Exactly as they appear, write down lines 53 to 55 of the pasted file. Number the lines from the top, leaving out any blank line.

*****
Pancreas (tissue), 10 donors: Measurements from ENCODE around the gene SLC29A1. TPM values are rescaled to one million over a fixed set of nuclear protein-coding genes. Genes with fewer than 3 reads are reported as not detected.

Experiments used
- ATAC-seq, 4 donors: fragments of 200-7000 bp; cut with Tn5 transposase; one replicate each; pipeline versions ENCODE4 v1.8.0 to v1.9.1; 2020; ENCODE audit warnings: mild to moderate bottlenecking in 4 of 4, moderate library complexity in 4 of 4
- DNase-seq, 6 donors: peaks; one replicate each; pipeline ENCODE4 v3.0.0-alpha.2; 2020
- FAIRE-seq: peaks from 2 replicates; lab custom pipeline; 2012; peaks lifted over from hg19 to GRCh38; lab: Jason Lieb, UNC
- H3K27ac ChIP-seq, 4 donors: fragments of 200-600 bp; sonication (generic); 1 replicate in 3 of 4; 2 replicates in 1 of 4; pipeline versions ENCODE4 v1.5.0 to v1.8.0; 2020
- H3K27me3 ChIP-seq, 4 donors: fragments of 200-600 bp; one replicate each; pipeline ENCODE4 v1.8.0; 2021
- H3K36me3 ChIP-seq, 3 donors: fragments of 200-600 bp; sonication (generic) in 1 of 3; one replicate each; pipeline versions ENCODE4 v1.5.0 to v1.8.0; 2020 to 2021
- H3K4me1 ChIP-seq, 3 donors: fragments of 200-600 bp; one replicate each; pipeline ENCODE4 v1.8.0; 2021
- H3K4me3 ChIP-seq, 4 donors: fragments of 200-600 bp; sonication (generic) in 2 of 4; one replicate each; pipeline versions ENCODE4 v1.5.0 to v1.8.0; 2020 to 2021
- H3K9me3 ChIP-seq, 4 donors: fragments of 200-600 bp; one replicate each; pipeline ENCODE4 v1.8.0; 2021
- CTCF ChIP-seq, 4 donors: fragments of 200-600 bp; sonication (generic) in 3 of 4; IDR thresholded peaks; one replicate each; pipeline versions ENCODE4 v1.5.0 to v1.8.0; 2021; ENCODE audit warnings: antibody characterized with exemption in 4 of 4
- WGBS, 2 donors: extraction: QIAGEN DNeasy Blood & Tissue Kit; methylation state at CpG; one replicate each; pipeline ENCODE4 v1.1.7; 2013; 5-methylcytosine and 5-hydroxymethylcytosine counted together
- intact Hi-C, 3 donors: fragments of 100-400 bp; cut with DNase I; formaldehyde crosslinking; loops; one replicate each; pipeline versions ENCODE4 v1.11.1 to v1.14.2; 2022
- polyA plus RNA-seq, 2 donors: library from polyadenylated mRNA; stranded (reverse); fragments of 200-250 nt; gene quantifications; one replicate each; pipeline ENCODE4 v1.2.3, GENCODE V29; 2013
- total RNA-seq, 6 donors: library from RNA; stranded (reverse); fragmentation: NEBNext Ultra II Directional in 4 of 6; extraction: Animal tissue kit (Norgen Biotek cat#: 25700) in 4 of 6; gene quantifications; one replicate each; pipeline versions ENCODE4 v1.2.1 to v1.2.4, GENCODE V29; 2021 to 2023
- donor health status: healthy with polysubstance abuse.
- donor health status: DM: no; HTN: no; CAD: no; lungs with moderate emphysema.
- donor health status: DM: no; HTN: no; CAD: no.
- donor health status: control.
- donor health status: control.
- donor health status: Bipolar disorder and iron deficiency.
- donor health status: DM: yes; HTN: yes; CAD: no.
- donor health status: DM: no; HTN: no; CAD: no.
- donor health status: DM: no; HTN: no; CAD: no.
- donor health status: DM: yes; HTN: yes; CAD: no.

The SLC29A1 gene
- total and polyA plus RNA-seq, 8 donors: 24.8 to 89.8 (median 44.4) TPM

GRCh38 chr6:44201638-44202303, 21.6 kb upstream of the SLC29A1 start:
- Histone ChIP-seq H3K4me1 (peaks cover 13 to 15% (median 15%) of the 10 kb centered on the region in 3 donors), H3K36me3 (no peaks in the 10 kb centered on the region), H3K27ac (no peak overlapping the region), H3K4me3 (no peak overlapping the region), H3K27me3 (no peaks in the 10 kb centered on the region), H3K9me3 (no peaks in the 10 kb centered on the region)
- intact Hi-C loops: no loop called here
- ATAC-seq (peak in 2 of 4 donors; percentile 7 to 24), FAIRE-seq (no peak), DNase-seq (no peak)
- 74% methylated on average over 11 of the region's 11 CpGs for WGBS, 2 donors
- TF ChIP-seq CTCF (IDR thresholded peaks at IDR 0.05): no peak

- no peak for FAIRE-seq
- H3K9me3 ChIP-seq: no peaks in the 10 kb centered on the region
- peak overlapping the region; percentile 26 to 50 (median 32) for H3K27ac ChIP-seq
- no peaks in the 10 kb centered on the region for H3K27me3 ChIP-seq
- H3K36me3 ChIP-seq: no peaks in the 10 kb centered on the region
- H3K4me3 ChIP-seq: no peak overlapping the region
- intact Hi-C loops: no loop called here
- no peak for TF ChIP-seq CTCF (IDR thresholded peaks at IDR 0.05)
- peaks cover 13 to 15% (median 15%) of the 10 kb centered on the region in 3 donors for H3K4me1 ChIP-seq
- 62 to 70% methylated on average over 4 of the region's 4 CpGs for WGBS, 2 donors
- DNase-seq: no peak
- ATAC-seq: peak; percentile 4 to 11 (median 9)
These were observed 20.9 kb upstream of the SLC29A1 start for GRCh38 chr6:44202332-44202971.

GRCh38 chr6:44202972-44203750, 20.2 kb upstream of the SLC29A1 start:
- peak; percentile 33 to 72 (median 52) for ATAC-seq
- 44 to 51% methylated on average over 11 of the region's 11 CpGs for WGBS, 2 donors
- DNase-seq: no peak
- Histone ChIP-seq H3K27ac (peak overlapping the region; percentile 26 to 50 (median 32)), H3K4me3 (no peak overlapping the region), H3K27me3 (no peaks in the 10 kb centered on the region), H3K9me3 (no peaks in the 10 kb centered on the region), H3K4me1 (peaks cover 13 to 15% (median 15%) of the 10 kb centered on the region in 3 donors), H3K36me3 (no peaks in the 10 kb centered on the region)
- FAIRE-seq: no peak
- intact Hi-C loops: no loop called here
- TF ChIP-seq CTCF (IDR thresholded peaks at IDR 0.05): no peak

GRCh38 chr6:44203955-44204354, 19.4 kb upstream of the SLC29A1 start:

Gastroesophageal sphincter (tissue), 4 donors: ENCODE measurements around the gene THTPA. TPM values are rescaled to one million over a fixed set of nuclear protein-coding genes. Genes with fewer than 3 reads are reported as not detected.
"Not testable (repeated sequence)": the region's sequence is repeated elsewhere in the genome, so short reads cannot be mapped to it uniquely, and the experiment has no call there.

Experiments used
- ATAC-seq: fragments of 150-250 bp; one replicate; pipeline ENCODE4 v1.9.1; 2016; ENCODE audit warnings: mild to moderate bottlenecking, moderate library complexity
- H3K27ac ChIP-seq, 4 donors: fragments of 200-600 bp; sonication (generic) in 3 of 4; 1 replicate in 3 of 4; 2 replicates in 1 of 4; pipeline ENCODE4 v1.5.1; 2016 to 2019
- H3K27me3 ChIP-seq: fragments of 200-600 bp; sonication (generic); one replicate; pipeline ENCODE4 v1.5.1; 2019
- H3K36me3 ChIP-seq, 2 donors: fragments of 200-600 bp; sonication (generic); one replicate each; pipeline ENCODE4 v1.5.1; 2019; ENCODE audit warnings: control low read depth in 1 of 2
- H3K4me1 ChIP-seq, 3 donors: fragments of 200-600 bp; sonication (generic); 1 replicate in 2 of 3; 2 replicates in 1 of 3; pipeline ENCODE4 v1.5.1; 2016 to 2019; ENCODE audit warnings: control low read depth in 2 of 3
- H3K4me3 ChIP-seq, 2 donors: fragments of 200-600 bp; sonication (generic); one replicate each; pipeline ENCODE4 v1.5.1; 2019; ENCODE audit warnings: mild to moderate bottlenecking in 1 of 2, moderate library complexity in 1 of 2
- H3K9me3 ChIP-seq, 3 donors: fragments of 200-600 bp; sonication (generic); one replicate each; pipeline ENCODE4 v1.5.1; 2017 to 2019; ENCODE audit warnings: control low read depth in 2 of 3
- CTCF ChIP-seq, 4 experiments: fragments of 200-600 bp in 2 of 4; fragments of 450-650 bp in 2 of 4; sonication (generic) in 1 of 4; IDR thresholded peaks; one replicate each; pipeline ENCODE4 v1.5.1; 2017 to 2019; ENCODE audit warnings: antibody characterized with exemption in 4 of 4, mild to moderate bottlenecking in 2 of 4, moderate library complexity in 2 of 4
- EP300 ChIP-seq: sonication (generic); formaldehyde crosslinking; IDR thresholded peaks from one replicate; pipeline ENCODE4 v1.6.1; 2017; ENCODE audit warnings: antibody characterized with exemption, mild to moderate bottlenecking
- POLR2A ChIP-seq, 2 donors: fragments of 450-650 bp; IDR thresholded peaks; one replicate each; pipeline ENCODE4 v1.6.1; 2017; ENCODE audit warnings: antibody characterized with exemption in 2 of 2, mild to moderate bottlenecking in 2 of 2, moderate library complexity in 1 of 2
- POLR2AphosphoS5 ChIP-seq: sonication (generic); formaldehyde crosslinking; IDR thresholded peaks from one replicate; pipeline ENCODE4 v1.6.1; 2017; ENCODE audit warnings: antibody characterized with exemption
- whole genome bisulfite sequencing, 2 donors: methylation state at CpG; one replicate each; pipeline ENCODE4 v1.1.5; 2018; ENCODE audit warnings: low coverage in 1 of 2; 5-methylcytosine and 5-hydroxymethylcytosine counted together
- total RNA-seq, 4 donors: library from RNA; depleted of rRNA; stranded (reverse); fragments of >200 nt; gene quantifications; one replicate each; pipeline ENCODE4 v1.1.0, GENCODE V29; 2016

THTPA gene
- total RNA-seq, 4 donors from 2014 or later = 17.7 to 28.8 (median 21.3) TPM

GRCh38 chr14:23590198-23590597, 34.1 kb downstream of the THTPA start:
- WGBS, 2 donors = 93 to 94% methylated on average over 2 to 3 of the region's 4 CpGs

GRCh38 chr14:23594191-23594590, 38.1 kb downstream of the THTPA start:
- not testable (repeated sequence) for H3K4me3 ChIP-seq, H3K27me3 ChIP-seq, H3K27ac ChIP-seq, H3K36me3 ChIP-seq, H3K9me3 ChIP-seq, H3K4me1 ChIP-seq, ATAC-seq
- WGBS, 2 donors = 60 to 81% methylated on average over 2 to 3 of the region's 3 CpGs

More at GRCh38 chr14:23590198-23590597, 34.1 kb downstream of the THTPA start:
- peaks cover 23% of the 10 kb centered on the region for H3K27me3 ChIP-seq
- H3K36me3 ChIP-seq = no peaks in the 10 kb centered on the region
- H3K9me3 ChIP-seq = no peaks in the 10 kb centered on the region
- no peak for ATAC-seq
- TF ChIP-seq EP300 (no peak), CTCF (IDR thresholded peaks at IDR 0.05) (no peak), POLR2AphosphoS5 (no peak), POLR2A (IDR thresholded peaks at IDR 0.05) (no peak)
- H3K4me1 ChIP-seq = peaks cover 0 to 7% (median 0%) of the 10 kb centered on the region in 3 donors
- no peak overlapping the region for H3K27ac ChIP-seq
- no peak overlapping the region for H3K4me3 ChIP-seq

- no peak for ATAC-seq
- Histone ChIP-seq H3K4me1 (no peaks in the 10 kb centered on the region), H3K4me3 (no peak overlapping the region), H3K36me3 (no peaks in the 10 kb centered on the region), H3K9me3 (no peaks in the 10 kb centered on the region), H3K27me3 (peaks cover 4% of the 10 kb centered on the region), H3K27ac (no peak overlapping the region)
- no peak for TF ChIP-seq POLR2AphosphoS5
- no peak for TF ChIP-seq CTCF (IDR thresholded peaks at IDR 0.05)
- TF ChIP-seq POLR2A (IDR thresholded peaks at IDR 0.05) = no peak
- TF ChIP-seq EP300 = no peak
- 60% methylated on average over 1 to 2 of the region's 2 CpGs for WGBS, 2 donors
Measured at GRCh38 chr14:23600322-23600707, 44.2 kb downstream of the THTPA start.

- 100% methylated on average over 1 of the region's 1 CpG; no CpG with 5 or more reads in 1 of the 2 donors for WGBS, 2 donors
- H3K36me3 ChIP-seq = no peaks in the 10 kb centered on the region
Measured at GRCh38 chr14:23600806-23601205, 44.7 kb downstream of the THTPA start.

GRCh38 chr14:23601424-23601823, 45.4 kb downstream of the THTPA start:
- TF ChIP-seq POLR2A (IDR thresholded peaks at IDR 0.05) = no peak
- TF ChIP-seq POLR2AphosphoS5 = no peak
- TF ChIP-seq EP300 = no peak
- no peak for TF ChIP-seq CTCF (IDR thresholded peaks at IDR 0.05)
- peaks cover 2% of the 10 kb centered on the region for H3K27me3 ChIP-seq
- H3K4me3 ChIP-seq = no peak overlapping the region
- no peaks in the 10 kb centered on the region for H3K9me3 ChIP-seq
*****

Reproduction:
- FAIRE-seq: no peak
- intact Hi-C loops: no loop called here
- TF ChIP-seq CTCF (IDR thresholded peaks at IDR 0.05): no peak